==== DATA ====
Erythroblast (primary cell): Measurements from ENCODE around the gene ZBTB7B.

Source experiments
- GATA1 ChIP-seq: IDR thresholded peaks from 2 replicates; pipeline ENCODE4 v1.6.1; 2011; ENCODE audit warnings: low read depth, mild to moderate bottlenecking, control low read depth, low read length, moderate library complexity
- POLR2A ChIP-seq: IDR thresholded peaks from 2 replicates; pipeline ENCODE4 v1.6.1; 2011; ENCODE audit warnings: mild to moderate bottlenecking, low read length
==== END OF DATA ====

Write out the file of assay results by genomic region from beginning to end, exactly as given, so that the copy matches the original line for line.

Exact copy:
Erythroblast (primary cell): Measurements from ENCODE around the gene ZBTB7B.

Source experiments
- GATA1 ChIP-seq: IDR thresholded peaks from 2 replicates; pipeline ENCODE4 v1.6.1; 2011; ENCODE audit warnings: low read depth, mild to moderate bottlenecking, control low read depth, low read length, moderate library complexity
- POLR2A ChIP-seq: IDR thresholded peaks from 2 replicates; pipeline ENCODE4 v1.6.1; 2011; ENCODE audit warnings: mild to moderate bottlenecking, low read length